What ? Change a variable ? Blimey if that's "too much like hard work" for you, then don't do it.
Originally Posted by Xumaximus
Having said that ;
The "black swan" historical accuracy argument against a sandbox mode is pretty weak. In real life I didn't run the East India Company..or a competitor to it. I wasn't alive you see. Historical accuracy is immediately compromised, and every move I make changes the accuracy further. In fact the game can no more model true historical accuracy than it can send a walrus to another galaxy using a space ship made of fried eggs and mash potato.
Many games in the which set out to model strategic/financial ideas are set "in this place, and at this time " (Thanks Terry Pratchett for that great line) I can play Port Royale I or II, Patrician, Pirates, Railroad Tycoon, Any Chris Sawyer game, hell any game I can think of Football Manager, Out of the Park Baseball, Cricket Captain...
I can't think of one game that models current of historical dealings in an adventure/financial setting that DOESN'T allow me to carry on indefinately. When I own every Hanns port in Patrician III..or my great great great gerat great great great Grandson is still head of a thriving empire in The Guild II i don't think "Well blow me down, someone should have invented the telephone by now" I wouldn't be trying to get to be Mayor or this town.. I should be investing in the "dot com" revolution..it is 1997 after all. but no.. I dont..why ?
Because it's a game...I have ALREADY SUSPENDED MY DISBELIEF. If the games intention was to ever model history accurately..IT FAILED..no game can model anything other than the smallest aspects of history, with more than the thinest veneer of accuracy.
To claim that compromising history is a reason to miss out some pretty apparent "must have" features is not a particularly well reasoned argument.
But I have a concern, and that is that the game itself is designed in such a way that the logic / maths fails or becomes unplayable after a certain set of criteria is met. Perhpas there is no-one left to trade with (just an "off the top of my head" example of what might happen).
Championship Manager did this 10 + years ago. You won everything. Premiership, FA Cup, League Cup, Europe..but the games logic demanded progress. For some reason the "Board of Directors" would try and set harder challenges..even if there were none left. You could not surpass your own benchmark (because it was not possible to do so) and so a season or two later you were sacked, despite being "perfect".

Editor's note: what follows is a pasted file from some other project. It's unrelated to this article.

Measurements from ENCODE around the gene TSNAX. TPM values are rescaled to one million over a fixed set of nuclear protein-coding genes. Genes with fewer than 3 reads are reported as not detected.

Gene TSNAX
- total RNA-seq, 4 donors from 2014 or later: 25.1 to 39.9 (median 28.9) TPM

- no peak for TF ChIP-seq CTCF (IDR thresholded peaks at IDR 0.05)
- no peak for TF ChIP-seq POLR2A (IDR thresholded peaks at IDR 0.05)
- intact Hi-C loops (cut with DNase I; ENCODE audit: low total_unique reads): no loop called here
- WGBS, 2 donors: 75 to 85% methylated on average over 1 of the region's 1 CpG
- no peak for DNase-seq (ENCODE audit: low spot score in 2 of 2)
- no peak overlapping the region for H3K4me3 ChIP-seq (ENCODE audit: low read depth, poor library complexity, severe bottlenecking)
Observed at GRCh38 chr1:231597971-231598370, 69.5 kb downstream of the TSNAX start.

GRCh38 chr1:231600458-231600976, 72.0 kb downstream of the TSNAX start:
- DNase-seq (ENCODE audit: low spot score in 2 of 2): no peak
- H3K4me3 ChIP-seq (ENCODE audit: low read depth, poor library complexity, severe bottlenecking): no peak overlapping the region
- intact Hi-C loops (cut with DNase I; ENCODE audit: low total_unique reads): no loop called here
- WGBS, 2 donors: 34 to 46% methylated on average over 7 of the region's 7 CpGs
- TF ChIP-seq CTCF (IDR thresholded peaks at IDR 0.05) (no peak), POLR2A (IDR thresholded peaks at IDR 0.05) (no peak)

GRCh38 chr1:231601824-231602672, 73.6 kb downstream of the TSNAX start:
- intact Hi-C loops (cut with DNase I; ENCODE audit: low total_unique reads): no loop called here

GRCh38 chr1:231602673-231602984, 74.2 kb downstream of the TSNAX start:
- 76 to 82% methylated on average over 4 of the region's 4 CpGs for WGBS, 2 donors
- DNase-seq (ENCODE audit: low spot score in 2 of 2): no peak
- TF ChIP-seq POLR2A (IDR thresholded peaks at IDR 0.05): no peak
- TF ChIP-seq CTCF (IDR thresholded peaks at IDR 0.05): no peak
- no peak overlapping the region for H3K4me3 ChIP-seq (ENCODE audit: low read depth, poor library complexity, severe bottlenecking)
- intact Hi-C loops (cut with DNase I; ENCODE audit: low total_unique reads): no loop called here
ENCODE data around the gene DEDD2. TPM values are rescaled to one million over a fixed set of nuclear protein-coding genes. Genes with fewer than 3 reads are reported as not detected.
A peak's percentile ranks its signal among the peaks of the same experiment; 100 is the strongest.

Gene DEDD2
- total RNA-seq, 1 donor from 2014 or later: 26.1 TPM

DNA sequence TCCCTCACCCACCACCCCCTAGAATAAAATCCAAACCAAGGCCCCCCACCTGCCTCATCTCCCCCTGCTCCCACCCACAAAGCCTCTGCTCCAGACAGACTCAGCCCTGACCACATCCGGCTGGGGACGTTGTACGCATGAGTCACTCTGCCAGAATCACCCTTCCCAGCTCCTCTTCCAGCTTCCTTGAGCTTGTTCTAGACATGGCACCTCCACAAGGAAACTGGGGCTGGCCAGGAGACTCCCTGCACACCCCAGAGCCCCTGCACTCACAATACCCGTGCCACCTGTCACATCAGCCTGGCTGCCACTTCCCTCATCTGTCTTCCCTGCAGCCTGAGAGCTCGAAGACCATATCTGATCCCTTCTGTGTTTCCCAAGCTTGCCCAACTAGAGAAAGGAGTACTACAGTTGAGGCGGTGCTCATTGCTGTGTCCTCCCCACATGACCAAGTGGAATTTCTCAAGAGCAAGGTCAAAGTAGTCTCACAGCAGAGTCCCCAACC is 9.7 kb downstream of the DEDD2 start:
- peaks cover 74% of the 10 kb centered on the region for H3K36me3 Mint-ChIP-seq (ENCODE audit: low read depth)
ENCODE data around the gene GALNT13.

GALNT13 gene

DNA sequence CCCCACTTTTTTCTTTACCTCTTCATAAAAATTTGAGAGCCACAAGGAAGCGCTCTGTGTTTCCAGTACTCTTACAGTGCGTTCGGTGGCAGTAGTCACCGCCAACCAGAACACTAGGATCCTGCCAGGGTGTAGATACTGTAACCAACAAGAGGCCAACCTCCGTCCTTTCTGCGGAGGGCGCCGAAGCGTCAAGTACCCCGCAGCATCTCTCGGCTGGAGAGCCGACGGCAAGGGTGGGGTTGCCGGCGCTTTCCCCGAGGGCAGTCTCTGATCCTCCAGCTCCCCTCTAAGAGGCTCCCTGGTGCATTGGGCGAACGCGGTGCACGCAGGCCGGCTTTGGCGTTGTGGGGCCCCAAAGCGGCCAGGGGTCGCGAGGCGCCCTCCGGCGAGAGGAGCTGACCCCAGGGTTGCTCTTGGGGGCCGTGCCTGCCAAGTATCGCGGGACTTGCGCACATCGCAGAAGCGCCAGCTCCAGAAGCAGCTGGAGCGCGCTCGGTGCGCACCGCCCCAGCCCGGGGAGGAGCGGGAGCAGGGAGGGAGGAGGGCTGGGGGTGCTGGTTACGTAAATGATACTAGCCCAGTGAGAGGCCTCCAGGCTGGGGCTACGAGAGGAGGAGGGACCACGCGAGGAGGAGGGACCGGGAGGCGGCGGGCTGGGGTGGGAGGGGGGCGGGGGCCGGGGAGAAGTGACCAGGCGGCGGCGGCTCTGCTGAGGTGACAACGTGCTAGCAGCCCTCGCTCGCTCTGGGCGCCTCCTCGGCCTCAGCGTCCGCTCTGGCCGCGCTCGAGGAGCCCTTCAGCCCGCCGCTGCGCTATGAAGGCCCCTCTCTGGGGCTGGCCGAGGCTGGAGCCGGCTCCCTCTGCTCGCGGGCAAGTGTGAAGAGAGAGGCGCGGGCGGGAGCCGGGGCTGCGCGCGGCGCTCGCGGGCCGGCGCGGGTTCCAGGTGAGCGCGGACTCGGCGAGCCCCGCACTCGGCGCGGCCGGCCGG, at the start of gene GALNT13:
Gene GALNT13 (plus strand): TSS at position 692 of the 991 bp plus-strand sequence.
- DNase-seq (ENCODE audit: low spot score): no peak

This doesn't happen any more, and was acknowledged as a bug by the dev's. The Guild has similar problems (not to put too fine a point on it, to keep going to have to commit incest in Guild I. or at least start dallyances with closely related cousins after about the 5th or 6th generation)
But the idea of continuous play is there.
Maybe the Devs have reaised that some game constraints will make in unenjoyable in the long term without some delicate game balancing. So made the feature "available but not supported" which seems to be the case.
If the game is a set of "do this then do that missions" then I have no interest in it. If it pretends to be free form, but in reality requires that you perform large portions of the game in a certain way to succeed, then I will have no interest in it.
I look forward to some (long term player) reviews.
The short term reviews will tell us whether the code is stable. The long term reviews will tell us whether the game is addictive, long lasting and satisfying.
Roll on tomorrow.
It wasn't very hard to find historical books (based on real studies) that confirm that the superstition existed and that there were successful female seafarers in the golden age of sail.
Originally Posted by Ginko
Just go digging through google book search or amazon, most of the books describing sailing history through written accounts seem to refer both to this common belief and its counter examples. This stuff definitely doesn't have "made in Hollywood" stamp on them. But Hollywood has surely made their part to create trimmed stereotypes of the sailors of the time.